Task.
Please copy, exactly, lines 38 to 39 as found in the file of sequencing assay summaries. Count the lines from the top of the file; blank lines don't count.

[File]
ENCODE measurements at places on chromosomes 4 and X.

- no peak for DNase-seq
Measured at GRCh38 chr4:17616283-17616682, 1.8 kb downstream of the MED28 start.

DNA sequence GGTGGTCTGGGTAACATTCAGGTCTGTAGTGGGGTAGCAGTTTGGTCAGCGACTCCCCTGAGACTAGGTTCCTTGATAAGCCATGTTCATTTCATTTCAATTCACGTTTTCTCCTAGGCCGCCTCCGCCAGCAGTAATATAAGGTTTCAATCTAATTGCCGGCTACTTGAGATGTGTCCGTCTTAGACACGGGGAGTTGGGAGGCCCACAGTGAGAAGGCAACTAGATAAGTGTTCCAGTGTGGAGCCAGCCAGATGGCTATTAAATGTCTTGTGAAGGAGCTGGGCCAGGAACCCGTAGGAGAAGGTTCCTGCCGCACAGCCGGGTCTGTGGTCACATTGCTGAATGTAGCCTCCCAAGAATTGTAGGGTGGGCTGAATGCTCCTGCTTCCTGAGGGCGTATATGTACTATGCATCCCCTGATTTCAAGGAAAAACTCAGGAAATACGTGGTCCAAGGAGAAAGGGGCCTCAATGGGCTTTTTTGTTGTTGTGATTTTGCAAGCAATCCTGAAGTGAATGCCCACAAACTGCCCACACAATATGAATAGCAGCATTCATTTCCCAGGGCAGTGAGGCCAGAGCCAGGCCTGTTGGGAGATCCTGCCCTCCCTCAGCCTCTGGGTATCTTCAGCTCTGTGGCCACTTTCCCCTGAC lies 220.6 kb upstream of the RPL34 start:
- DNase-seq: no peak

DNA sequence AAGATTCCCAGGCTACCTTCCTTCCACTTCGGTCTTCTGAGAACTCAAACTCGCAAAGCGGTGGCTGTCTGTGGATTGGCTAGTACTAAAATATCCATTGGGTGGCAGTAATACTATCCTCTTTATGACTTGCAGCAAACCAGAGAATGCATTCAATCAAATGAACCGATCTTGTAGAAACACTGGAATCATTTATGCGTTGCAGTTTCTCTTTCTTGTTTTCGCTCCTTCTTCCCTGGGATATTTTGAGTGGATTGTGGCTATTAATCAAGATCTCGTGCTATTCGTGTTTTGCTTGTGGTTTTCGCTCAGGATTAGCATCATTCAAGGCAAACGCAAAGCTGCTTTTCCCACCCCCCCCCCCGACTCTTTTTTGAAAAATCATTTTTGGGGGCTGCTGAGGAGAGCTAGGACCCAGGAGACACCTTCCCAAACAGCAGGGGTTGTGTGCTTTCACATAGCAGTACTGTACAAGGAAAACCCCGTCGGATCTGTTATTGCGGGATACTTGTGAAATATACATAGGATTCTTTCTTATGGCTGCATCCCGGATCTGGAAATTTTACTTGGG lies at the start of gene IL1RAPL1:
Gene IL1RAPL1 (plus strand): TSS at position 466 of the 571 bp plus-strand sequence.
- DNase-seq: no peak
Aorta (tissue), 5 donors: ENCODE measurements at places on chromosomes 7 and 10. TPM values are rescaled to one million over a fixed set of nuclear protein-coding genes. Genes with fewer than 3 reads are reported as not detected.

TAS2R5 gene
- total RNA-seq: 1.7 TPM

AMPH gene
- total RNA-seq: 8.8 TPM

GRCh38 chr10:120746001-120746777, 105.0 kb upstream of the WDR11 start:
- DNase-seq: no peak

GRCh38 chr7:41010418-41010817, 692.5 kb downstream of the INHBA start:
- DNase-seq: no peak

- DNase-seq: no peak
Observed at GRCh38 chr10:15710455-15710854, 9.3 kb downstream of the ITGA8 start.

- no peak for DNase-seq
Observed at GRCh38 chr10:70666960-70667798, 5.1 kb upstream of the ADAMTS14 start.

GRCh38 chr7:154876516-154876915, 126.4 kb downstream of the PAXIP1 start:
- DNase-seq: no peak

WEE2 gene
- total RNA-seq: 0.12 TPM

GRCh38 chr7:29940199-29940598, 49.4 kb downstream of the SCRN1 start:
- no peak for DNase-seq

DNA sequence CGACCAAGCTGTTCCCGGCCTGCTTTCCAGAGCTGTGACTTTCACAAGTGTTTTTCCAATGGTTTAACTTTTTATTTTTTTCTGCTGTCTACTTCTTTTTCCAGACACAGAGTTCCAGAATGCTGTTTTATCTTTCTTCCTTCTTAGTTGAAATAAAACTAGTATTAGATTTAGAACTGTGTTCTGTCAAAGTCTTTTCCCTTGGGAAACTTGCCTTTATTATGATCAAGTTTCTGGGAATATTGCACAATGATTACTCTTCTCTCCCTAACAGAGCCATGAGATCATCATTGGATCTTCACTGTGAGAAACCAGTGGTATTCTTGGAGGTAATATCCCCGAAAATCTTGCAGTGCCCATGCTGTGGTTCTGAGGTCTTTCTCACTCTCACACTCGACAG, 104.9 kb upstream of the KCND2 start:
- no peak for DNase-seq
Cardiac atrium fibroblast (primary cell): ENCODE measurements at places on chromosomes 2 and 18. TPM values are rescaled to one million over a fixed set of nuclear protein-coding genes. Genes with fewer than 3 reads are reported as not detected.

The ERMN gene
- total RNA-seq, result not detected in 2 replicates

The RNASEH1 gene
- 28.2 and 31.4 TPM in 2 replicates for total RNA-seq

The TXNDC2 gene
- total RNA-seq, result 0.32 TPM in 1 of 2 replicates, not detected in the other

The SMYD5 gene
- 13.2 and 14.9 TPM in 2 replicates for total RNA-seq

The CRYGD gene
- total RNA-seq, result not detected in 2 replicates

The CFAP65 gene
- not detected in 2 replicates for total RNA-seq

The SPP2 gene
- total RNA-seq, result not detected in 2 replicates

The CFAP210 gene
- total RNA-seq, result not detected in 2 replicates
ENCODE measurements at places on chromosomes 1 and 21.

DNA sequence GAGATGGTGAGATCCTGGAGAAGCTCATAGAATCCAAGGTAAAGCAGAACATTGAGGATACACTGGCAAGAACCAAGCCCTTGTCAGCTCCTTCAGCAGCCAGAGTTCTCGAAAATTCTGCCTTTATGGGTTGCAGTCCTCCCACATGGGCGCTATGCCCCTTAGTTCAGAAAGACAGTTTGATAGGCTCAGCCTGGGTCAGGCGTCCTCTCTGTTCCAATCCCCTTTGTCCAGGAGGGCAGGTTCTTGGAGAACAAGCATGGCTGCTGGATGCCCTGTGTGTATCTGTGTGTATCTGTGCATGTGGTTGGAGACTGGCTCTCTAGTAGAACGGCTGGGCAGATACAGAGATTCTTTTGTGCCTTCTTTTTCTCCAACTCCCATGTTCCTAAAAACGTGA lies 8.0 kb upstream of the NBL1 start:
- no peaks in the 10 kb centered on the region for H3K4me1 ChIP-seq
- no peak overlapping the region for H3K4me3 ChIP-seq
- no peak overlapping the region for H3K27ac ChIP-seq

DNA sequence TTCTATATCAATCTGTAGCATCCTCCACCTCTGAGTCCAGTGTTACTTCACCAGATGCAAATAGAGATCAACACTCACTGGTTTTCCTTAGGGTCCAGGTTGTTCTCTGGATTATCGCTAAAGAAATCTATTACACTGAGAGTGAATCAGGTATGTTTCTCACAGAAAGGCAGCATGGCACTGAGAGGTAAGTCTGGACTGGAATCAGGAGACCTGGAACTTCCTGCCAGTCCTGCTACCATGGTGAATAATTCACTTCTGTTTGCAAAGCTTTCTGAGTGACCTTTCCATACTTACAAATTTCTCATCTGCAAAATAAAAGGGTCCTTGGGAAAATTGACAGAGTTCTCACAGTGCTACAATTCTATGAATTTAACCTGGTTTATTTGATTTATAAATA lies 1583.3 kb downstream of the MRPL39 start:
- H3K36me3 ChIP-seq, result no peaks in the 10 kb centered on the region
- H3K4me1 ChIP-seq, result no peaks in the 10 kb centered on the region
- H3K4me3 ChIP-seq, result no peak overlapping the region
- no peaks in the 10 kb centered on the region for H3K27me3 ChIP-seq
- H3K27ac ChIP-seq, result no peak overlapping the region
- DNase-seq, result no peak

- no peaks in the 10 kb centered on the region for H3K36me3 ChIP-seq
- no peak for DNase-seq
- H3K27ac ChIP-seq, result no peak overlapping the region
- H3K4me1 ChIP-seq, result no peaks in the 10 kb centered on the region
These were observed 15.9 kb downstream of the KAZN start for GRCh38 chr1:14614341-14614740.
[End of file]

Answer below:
- 13.2 and 14.9 TPM in 2 replicates for total RNA-seq

The CRYGD gene